Our senior verifier Farkhanda broke down into tears as she narrated the story to me. I noted that she had been very sad all day yesterday, after having reviewed a child’s funding application. Nine year old SN knew she was suffering from a serious disease, which would be fatal if left untreated. She was the only girl with two other siblings, both boys, in a family ravaged by tuberculosis, poverty and the father’s decade-long bed bound situation. The mother had sold two pedestal fans, the only ‘valuable’ possession she owned, to bring her to Islamabad, Pakistan’s capital city, after months of seeking treatment in the village and nearby smaller towns, which failed to cure her from the condition which made her relentlessly vomit and cough blood and run constant fever, both of which had made her weak and unrecognizable. The hospital in Islamabad was quick to get to a diagnosis—aplastic anaemia, a condition in which the bone marrow, which produces blood cells for vital body functioning malfunction. As such, it is not a cancer, but it is associated with certain cancers, especially those that affect the bone marrow, such as leukaemia. The doctors told the mother that she had to bring the two other siblings over from her village, because they needed to carry out some tests to find out if the tissues of the girl and the brothers matched. In the event of that being the case, the girl could be eligible for bone marrow transplantation, a treatment, in which healthy cells are injected into the patient, offering potential cure. The mother feared the condition would be transferred to the sons and was wary—the child pleaded with her saying, heart-wrenchingly, that this may be her only chance to cure and that the mother should not dither. I can understand why even Farkhanda, so used to reviewing poor patients in need, broke down in this case.
In any civilized country of the world, counsellors would take it from there and explain things to the mother and the family. A reasonably good health system would arrange funding and psychological support for the two kids to be brought over and would automatically do the battery of tests which are needed for tissue matching. When the bone marrow transplantation would be needed, funds would be no problem as the state would manage from one financing window or another. Handling of just this one case is a window to our health systems challenges at all levels.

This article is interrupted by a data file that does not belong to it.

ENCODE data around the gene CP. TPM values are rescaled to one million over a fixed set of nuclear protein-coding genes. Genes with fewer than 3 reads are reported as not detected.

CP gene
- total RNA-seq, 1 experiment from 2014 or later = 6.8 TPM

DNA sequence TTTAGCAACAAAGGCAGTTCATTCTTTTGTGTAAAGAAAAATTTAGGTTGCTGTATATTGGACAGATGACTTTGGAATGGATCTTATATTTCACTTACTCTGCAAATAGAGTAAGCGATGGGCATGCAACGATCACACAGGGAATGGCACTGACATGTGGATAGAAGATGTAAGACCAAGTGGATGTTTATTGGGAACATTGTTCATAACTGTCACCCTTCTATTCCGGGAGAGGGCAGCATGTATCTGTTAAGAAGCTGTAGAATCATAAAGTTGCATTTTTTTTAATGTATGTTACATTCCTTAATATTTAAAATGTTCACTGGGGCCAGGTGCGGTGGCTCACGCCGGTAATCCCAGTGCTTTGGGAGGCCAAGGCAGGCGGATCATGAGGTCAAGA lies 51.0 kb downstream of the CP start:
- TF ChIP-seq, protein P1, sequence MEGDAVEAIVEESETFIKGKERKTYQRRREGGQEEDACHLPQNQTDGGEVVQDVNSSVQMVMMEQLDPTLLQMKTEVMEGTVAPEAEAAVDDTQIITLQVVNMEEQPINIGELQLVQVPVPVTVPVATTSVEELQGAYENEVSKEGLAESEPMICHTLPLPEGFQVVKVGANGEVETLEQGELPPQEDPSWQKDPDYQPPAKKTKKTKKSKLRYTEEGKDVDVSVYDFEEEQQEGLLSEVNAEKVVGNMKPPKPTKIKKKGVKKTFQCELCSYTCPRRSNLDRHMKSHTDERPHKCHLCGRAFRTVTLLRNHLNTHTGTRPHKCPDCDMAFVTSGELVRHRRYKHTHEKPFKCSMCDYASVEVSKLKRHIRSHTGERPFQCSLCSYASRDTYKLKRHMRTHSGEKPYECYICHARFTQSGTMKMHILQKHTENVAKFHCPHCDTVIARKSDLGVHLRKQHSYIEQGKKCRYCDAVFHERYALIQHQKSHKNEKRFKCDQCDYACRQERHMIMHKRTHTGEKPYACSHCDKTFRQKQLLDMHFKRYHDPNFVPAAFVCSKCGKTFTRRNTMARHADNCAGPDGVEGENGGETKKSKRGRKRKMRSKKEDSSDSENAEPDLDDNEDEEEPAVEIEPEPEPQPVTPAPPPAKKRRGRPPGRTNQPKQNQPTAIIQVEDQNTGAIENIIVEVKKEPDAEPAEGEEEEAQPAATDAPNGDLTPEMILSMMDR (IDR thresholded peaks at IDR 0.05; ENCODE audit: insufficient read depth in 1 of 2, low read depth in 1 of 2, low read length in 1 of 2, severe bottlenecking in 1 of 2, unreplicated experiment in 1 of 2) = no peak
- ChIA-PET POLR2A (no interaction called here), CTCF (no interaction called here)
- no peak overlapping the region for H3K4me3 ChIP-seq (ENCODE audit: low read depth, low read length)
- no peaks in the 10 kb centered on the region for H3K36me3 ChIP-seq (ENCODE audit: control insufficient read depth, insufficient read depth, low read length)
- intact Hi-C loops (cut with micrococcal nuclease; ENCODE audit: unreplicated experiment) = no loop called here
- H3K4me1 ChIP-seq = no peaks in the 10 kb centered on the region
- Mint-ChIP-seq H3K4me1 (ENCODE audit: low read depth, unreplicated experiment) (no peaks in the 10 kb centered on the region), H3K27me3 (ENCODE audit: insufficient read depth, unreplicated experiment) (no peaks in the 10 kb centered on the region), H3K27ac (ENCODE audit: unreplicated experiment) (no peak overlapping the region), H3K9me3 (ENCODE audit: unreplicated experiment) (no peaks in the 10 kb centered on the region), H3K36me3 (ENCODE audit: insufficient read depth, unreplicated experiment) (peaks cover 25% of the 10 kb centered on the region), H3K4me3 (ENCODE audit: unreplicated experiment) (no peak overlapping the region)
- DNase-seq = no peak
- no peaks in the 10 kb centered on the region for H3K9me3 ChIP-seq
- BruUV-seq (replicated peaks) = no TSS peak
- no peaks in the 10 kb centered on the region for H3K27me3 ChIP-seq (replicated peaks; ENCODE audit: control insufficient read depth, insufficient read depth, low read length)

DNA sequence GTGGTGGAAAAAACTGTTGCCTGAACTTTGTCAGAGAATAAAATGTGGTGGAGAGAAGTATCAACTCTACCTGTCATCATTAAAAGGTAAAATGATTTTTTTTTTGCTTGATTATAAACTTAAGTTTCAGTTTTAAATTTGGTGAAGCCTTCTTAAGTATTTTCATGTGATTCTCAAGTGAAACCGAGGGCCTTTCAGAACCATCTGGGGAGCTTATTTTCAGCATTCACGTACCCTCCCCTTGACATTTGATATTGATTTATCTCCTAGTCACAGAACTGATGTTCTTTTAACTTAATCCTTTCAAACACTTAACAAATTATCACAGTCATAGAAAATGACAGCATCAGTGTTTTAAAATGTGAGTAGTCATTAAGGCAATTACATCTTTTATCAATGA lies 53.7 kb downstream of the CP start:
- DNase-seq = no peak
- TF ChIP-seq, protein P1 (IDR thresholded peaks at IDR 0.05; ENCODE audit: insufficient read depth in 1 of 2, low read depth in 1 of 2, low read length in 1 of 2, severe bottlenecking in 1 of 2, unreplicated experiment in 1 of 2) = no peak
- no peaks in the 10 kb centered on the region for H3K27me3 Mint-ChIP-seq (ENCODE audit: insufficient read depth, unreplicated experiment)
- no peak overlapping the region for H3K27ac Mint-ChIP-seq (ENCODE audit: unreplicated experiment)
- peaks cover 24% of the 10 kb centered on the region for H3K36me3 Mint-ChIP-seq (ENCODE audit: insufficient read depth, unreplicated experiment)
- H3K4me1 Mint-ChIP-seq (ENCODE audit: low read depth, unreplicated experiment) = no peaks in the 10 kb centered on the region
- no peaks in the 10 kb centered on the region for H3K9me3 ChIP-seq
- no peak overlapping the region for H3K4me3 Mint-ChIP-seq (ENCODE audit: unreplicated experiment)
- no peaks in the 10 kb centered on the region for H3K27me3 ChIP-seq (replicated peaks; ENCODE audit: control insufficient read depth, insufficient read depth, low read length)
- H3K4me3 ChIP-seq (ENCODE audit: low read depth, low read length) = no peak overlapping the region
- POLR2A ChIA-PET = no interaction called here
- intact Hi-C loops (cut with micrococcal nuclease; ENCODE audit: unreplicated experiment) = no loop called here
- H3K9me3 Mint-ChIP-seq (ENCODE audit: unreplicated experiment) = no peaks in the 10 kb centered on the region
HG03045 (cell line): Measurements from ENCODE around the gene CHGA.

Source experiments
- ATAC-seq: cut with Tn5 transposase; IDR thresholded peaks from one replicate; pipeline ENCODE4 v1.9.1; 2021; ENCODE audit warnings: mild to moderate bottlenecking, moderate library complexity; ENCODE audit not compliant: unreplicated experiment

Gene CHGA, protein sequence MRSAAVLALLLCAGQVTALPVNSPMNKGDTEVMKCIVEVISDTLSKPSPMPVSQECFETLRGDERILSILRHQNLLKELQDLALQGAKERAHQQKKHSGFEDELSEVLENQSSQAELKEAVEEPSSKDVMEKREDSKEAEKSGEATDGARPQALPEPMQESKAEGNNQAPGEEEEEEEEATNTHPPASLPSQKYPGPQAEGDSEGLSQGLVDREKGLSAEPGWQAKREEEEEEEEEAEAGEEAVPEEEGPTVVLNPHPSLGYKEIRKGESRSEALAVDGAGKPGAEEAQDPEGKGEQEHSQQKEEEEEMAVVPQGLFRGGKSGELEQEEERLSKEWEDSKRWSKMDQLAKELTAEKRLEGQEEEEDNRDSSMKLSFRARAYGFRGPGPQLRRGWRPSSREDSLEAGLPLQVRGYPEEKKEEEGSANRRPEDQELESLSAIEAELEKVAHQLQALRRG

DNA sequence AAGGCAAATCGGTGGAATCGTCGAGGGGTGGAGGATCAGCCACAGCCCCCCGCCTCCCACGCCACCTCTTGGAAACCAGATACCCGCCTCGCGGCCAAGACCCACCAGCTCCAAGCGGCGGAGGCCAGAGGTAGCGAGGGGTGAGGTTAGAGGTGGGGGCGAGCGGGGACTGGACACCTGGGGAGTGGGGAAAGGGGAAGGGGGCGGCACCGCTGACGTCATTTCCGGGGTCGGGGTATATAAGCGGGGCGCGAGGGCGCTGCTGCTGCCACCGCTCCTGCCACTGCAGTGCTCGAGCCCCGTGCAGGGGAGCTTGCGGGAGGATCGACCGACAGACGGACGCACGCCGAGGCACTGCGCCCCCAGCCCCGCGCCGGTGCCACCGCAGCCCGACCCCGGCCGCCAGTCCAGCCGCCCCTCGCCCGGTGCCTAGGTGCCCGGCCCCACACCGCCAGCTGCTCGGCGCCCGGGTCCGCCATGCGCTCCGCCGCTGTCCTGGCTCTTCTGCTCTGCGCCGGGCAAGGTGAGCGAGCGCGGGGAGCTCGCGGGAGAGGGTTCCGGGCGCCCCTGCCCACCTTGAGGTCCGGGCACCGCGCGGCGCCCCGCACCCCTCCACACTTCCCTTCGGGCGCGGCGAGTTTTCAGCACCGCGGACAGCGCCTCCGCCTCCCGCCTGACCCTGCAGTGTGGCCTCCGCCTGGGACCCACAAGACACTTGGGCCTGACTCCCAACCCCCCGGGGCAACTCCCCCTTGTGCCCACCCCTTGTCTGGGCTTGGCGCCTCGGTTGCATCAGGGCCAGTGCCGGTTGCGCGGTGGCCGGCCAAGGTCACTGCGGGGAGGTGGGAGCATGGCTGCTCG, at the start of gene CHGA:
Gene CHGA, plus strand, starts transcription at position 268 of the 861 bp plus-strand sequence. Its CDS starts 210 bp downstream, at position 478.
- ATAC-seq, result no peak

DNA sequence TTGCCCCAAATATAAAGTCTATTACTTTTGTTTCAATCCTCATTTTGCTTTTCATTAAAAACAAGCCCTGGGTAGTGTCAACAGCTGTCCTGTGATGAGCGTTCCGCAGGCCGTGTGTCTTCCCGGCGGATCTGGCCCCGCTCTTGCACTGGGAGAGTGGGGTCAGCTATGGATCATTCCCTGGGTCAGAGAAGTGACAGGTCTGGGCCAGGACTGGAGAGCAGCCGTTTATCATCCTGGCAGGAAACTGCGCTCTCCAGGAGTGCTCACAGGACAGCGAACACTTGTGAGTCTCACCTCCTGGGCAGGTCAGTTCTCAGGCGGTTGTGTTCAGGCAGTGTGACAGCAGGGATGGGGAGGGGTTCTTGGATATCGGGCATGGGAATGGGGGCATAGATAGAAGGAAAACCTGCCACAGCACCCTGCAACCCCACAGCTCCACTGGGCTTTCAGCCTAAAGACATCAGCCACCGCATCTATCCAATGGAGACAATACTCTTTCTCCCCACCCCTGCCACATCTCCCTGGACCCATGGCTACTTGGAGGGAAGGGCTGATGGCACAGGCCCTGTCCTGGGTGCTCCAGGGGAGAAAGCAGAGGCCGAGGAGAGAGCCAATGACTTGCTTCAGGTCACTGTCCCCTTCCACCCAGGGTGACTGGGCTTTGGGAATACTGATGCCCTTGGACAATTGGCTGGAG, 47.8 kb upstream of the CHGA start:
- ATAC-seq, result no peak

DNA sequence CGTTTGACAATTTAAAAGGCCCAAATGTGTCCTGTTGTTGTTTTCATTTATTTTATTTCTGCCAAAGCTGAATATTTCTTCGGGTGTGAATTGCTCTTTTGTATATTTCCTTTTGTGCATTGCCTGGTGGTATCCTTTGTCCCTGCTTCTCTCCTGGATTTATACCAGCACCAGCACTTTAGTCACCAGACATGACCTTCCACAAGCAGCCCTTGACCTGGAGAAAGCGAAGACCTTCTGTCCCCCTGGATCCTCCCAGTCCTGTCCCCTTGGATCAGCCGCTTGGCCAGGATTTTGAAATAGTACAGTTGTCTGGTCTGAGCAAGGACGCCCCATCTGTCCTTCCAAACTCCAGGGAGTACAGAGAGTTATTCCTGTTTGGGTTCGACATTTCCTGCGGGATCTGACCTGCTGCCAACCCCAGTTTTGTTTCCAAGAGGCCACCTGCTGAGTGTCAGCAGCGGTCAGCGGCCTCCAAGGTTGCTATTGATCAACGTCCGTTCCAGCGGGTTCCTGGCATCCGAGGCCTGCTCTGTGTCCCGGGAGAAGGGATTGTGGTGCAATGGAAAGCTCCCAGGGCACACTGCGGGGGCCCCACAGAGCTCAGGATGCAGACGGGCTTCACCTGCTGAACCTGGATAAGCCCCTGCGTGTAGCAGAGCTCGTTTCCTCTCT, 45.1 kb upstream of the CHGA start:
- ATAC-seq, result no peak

There are no counsellors and support structures to explain to the bewildered mother why tissue matching is needed and that it will not affect her other—the male—children. The doctors in the outpatients department of the hospital run a massive workload catering to a large catchment population sifting the seriously ill from those with trivial illnesses since there is no referral mechanism. When such a patient is identified, hauling the other siblings from far away villages for tissue matching becomes a nightmare. The cost of travel, food, foregone income when adults accompany children, compounds other challenges. Here we step in to help in a small way when we are alerted to help through our Health Financing program at Heartfile by sending money through mobile payment systems to faraway villages so that we can ‘pitch a pint in the ocean’ to mitigate enormous suffering. In most cases when a tissue match is finally found, it the enormous cost of the bone marrow transplantation, which becomes an impediment not just in financial access terms but also in terms of service access—paltry and forever depleted social protection funds and only one centre in a country of 200 million offering bone marrow transplantation.
Let us at least recognize the magnitude of the problem and pay tribute to those braving cancers and others serious conditions on World Cancer Day while we continue with our struggle to fight health systems challenges and raise awareness about prevention.
Dr. Sania Nishtar